A fifty-something, divorced woman, asks the question: “Where have all the good men gone? It seems that all the men I meet are either married or gay.” This is not the first time I have been asked this question. Men have asked me the same question.
My response in both instances is the same: “There are many appropriate, eligible men (women) out there, you just have to know where to look.”
Dating at 50-plus is different than when you were in your 20s or 30s. Now that you are no longer thinking of bearing children, raising a family, and wanting to find a mate who would make a good parent, your criteria for an appropriate mate has changed. Hence, your strategy must change as well.
In my book (Someone Right For You: 21st Century Strategies For Finding Your Perfect Someone) I discuss the issue of mate selection and ways in which you can increase the odds of finding a “compatible mate.”
The first step is for you to clearly define what you are looking for. Mates come in several varieties: roommate, playmate, friendship mate, and permanent mate or soul mate. The criteria for each are different. For example, there does not have to be “chemistry” with a roommate and a friend does not have to share your same level of housekeeping. A playmate is someone with whom you play – it could be a fun day out at the park. A permanent mate should have all of the qualities of the first three mates.
Romance is no different from any other aspect of your life. It requires that you take the responsibility for making it happen. Your perfect partner is not going to materialize out of thin air and appear in your living room. It is interesting to me that people spend more time planning for and seeking a business partner than they do in finding a mate. They certainly wouldn’t look for a CEO for their company in a local bar. Yet, they throw finding the most important relationship of their lives – finding a permanent mate – up to chance.
You must develop a plan of action and then act upon it. Many folks are very sincere about their desires to be involved with another person, but are not committed to making it happen. Sincerity is an attitude, while commitment is an action. Sincerity without action does not make anything happen. Once you decide on what you are looking for, you can develop a strategy for finding that person. Ask yourself, “Where am I most likely to find a man or woman with these characteristics, these interests, of this age, and so on?” Keep in mind you wouldn’t look to buy the car of your dreams in a junkyard!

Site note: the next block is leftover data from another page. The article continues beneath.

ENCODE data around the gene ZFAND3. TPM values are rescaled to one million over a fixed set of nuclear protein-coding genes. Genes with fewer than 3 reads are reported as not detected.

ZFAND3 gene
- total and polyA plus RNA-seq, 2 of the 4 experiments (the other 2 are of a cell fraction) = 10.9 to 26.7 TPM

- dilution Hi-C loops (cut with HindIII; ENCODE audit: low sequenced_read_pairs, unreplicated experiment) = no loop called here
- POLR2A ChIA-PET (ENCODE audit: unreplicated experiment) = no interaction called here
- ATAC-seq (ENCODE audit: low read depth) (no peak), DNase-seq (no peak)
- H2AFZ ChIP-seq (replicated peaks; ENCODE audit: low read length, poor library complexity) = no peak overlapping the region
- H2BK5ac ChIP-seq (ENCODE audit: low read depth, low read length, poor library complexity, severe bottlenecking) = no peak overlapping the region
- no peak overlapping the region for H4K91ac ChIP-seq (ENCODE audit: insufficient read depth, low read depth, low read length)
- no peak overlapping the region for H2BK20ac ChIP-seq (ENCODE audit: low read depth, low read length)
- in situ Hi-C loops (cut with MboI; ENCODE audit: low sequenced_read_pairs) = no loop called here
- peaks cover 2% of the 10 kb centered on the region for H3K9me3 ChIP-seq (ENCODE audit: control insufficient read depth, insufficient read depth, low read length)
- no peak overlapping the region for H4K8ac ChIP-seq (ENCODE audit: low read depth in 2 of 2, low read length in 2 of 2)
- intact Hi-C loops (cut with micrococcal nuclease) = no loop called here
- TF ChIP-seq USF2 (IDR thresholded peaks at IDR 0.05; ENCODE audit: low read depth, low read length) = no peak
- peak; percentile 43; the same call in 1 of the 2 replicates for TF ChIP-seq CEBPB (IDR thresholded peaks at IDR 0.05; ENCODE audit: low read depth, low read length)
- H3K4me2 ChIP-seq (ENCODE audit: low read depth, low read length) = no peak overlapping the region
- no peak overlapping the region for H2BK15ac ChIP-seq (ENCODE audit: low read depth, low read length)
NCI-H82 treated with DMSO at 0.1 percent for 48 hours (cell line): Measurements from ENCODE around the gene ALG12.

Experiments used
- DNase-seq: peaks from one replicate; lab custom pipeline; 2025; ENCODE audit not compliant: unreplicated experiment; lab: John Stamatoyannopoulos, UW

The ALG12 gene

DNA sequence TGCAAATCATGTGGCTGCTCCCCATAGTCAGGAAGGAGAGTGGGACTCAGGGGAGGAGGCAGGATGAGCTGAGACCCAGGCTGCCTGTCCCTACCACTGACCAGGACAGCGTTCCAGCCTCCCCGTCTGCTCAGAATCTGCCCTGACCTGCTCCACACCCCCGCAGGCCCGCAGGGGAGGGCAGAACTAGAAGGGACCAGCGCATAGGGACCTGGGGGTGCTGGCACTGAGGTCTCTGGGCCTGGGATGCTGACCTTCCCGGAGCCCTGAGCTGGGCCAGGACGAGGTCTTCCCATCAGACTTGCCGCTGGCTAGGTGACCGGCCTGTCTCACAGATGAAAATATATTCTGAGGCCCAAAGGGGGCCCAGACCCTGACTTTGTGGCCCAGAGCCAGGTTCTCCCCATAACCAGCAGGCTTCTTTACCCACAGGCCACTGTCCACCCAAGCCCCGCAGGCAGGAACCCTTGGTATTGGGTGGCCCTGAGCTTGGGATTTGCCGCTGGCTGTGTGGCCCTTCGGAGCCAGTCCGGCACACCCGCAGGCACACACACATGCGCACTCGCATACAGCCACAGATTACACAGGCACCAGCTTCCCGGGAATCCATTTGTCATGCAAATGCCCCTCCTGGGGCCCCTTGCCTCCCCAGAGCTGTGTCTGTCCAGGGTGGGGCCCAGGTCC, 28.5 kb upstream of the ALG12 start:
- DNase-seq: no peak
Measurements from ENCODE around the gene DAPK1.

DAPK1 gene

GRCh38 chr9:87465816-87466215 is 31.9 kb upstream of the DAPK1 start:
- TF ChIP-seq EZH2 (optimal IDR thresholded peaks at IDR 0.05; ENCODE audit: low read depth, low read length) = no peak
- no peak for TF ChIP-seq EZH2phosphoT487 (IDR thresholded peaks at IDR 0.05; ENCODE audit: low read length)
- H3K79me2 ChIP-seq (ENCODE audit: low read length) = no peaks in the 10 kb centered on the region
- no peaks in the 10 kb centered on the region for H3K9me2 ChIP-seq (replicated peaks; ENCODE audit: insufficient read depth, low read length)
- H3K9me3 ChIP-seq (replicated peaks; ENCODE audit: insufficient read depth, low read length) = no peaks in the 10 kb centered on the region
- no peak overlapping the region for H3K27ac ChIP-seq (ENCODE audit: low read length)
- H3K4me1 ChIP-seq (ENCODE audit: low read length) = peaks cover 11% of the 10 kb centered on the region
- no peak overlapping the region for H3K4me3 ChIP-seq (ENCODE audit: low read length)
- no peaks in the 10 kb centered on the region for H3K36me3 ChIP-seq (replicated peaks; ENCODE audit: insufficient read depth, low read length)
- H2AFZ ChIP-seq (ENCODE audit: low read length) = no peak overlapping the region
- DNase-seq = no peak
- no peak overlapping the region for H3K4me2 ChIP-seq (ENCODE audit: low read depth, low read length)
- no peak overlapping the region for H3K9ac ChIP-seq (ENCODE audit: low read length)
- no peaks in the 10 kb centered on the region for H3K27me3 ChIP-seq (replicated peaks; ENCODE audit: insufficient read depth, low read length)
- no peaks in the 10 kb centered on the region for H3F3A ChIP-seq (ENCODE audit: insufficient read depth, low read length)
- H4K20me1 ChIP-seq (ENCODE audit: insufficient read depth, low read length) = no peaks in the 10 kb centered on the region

I am reminded of a man who wanted to marry a wealthy woman and he wanted to be in love. He decided it was just as easy to fall in love with a rich woman as a poor one. However, he figured, he must only date wealthy women. And so he did. He developed a plan for meeting wealthy women – heiresses, divorcees, professional women, and high-level executives. He joined the appropriate clubs, became active in the appropriate committees, networked, and did his homework. And yes, he fell in love with one of them and married.
And then there was the woman who wanted to find a man who was active, enjoyed biking, wanted a dance partner, and who loved the outdoors. How could she maximize her potential of finding someone who fit the bill? She began joining various groups that focused on at least one of these, starting with bikers figuring that bikers would be into exercise and like the outdoors – and maybe they could dance. She met “the love of her life” while training for a 90 mile bikathon!
You do not have to be alone and there is more than one partner for you if you are willing to change your attitudes and put in a little effort. But, you must give up certain myths, time-honored beliefs, and begin to take charge of your romantic life.
By Ed Dreyfus, Ph.D.